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Angelina Jolie’s Boobs

May 14, 2013

ImageAngelina Jolie published an op-ed piece in today’s New York Times discussing her medical choice to have a preventative bilateral mastectomy to reduce her risk of developing breast cancer. Evidently she carries one of the two genes known to greatly increase the chances of a woman (or man) developing breast and ovarian cancer, and she did not want to die from breast cancer and leave her children motherless, a loss she could understand because her own mother died after a ten-year battle with the disease.

Good for her. That’s a brave choice, not least because her body is her art.

It’s obvious what I would have to say about her decision: to put life and motherhood ahead of anything else; to seek out information and act on it; and (perhaps most difficult) to go public with the most private of choices. I think she’s awesome on all counts.

I wonder how many children will grow to adulthood with living mothers because of her op-ed. I would have gone to see her next movie anyway (I was already a fan) but I’ll definitely enjoy it more for her having taken this very public stance.

I also wonder whether Jennifer Aniston is sitting around in the privacy of her own house enjoying a cup of coffee that tastes just a little bit better than usual this morning. We’ll never know. There’s no way to know. I certainly don’t want to know. It’s a horrible thought, and by all accounts, Jennifer Aniston is a lovely person who would never think such a thing. In fact, you might think I deserve having had breast cancer for thinking it, which leads to. . .

What I really wonder is this:  On the rare occasions where I have unequivocally found myself out of favor with people, I wonder, are they thinking that kind of mean-spirited thought about me? Sometimes, I think they might be. I get a glimmer. It’s a sucker punch in the gut, ugh, followed my the most blissful wave of self-righteousness because I know I’m better than that.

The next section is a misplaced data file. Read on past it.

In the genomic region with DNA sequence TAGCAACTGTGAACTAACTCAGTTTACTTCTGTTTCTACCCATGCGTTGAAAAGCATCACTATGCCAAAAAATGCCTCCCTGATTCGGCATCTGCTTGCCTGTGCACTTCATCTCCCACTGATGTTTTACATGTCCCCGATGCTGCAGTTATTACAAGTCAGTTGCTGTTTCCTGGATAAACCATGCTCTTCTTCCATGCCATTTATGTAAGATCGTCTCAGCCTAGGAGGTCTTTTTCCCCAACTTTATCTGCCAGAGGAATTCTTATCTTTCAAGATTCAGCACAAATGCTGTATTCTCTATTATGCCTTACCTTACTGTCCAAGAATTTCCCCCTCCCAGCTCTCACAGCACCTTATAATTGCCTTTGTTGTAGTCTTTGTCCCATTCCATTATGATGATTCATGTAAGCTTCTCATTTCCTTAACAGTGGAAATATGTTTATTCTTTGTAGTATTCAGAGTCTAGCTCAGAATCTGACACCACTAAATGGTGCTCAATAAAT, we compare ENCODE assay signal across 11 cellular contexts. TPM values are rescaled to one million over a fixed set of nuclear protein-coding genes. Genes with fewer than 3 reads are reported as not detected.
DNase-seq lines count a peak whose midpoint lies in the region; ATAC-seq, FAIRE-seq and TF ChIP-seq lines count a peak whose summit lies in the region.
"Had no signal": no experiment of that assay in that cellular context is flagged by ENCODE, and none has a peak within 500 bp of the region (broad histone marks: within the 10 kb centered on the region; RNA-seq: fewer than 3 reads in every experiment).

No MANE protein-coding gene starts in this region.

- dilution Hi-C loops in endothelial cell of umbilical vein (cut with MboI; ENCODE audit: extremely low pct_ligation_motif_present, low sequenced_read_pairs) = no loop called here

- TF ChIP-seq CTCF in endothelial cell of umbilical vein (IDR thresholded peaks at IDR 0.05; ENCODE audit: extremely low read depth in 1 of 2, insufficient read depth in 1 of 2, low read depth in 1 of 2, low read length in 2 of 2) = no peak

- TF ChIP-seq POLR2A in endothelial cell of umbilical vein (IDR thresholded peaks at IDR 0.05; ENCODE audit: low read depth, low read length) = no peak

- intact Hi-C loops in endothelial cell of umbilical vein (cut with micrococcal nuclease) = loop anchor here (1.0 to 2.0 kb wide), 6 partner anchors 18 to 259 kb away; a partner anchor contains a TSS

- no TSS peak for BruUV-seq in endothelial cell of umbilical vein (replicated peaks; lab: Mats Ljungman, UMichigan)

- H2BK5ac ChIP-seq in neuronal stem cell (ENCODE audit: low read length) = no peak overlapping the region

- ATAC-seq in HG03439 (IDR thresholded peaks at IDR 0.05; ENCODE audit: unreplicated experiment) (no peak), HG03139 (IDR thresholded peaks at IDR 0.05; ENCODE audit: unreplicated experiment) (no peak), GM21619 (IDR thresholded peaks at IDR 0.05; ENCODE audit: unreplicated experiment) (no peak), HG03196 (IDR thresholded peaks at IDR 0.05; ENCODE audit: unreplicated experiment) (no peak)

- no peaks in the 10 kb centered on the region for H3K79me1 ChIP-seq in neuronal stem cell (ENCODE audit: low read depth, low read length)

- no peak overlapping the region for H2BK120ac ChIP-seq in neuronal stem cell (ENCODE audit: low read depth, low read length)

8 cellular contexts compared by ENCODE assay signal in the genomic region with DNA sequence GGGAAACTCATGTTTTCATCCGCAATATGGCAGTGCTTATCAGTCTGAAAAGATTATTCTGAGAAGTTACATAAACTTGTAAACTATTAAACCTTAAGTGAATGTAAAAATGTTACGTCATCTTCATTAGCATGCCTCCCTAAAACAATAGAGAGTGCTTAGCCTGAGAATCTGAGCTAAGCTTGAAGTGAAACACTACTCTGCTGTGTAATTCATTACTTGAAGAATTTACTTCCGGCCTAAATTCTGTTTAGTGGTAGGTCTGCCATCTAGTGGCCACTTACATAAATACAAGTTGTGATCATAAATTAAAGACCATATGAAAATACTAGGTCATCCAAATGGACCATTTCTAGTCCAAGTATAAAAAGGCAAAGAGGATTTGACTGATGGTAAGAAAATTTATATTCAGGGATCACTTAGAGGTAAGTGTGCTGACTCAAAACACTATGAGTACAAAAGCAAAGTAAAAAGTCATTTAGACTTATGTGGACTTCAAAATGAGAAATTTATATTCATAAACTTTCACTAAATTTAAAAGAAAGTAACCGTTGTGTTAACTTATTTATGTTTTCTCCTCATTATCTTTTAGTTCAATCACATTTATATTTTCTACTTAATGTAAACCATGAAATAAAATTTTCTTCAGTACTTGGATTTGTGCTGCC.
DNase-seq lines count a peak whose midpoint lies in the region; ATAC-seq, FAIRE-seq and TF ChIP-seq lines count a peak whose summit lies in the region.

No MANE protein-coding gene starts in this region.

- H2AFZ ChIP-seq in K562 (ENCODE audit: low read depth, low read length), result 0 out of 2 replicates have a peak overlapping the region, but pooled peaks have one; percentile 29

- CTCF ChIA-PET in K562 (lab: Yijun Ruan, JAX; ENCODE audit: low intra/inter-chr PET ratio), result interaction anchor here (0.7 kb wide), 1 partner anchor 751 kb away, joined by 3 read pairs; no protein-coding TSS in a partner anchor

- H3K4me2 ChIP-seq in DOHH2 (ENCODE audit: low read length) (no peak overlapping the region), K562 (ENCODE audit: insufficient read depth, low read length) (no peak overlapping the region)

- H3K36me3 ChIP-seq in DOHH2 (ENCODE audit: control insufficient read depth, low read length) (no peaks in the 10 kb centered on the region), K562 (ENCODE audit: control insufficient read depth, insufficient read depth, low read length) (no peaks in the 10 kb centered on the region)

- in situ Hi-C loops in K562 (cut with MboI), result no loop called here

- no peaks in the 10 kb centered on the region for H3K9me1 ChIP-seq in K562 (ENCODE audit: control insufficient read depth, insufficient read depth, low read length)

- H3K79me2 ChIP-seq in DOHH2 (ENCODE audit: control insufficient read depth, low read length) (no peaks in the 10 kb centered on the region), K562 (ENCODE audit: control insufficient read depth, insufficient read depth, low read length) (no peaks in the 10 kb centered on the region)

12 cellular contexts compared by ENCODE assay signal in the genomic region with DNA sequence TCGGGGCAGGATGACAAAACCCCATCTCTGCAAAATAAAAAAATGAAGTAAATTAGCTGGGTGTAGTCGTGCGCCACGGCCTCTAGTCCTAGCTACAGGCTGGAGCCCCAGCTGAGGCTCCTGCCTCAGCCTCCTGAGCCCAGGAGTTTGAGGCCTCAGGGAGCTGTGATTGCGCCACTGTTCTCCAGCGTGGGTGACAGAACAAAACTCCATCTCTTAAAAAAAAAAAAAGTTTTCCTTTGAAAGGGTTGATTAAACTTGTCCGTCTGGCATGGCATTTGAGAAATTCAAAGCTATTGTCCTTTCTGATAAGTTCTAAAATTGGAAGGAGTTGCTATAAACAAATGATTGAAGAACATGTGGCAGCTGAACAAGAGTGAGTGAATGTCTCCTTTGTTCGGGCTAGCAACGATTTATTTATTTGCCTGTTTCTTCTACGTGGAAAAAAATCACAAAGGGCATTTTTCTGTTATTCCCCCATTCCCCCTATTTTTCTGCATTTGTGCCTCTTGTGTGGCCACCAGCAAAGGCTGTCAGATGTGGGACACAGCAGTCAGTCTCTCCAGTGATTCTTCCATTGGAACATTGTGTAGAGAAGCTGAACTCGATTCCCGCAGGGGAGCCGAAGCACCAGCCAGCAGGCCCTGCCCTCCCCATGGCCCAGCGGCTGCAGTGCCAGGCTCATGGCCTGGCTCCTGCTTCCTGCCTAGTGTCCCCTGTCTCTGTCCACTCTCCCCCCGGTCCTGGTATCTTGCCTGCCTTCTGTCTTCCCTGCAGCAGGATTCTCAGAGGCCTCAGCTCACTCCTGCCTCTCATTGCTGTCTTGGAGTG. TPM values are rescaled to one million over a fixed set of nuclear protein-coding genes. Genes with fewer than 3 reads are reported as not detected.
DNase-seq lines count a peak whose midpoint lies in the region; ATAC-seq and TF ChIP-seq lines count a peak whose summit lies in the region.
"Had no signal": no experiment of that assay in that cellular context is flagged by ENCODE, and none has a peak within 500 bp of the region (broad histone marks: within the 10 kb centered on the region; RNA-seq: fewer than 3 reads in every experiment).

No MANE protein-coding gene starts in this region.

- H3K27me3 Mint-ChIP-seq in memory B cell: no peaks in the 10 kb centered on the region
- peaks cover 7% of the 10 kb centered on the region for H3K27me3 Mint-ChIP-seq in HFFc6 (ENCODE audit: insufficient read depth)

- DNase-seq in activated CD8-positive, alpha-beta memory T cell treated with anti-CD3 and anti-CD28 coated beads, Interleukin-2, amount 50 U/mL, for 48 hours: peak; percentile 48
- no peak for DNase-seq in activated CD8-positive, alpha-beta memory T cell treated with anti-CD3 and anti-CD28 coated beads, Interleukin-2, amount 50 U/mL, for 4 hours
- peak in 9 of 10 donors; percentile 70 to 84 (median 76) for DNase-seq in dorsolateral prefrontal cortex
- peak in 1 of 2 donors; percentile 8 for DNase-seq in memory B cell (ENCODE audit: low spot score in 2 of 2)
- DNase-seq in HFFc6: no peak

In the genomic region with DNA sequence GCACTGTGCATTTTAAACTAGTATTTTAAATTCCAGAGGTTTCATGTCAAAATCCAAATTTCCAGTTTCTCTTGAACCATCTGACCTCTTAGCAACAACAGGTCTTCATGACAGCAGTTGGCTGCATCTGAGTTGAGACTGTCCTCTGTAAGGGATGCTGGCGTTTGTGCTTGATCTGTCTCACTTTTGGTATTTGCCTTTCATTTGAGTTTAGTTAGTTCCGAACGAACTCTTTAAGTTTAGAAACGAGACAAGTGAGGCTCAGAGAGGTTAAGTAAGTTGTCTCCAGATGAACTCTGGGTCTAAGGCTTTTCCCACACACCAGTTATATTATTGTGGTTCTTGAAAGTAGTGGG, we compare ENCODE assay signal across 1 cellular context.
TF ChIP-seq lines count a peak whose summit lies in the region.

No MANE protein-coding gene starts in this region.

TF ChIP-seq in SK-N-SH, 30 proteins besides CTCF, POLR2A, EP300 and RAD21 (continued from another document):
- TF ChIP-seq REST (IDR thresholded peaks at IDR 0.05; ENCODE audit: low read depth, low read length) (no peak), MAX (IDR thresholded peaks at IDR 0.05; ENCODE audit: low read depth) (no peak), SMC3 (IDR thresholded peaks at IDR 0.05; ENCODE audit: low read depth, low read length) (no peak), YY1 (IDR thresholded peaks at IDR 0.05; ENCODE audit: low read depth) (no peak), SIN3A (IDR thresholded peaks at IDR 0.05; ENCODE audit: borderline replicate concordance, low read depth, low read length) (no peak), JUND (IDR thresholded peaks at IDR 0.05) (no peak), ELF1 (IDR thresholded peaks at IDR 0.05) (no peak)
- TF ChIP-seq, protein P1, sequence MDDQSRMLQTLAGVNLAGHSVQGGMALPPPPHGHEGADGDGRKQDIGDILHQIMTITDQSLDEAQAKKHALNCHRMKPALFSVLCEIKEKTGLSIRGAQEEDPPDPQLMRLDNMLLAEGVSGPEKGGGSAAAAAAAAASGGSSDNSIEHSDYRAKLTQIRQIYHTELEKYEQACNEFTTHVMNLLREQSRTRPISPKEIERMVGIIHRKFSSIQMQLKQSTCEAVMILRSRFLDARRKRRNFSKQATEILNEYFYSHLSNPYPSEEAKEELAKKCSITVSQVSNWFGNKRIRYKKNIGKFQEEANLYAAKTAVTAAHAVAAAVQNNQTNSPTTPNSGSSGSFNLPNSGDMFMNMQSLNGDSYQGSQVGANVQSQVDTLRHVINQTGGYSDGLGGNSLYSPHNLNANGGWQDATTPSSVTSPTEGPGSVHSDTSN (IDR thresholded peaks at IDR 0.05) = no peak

Props to you, Ms. Jolie.

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  1. Scott Thomson permalink

    A wonderful piece until you start to wonder about the Jennfier Aniston. Then you remind us that Angelina is less attractive to her husband (and all men?) now and that Ms. Aniston just might be gloating. It may be true but you denigrate all three parties with the suggestion. We can all be mean-spirited at times whether by nature or in a fit of pique. It doesn’t necessarily mean we don’t care for the other person. If it makes you feel better, by all means, feel self-righteous. But you ARE, usually, better than that.

    And yes, props to Ms. Jolie. Boobs are sexy but so is a woman of courage and strength.

  2. Good on you Scott for calling me on the mean spiritedness of it. You are right, of course.
    That was actually the point of the post. We like our victims to come packaged up wrapped in “sweet” with a healthy side order of “helpless” and “innocent” and when they refuse to wear that outfit then we go looking for blame to pin on them.

    Life isn’t like that, but one of the things that cancer patients, or other people who have had a dose of bad luck, have to deal with is the lurking thought that it’s somehow Karma.

    Cancer isn’t part of Karma.

    I might rewrite the post to make that point less subtly.

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